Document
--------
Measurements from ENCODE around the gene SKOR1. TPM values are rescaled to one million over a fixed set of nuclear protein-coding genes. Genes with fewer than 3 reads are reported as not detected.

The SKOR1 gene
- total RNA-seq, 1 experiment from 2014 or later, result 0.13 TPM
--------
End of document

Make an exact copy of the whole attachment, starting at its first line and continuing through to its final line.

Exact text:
Measurements from ENCODE around the gene SKOR1. TPM values are rescaled to one million over a fixed set of nuclear protein-coding genes. Genes with fewer than 3 reads are reported as not detected.

The SKOR1 gene
- total RNA-seq, 1 experiment from 2014 or later, result 0.13 TPM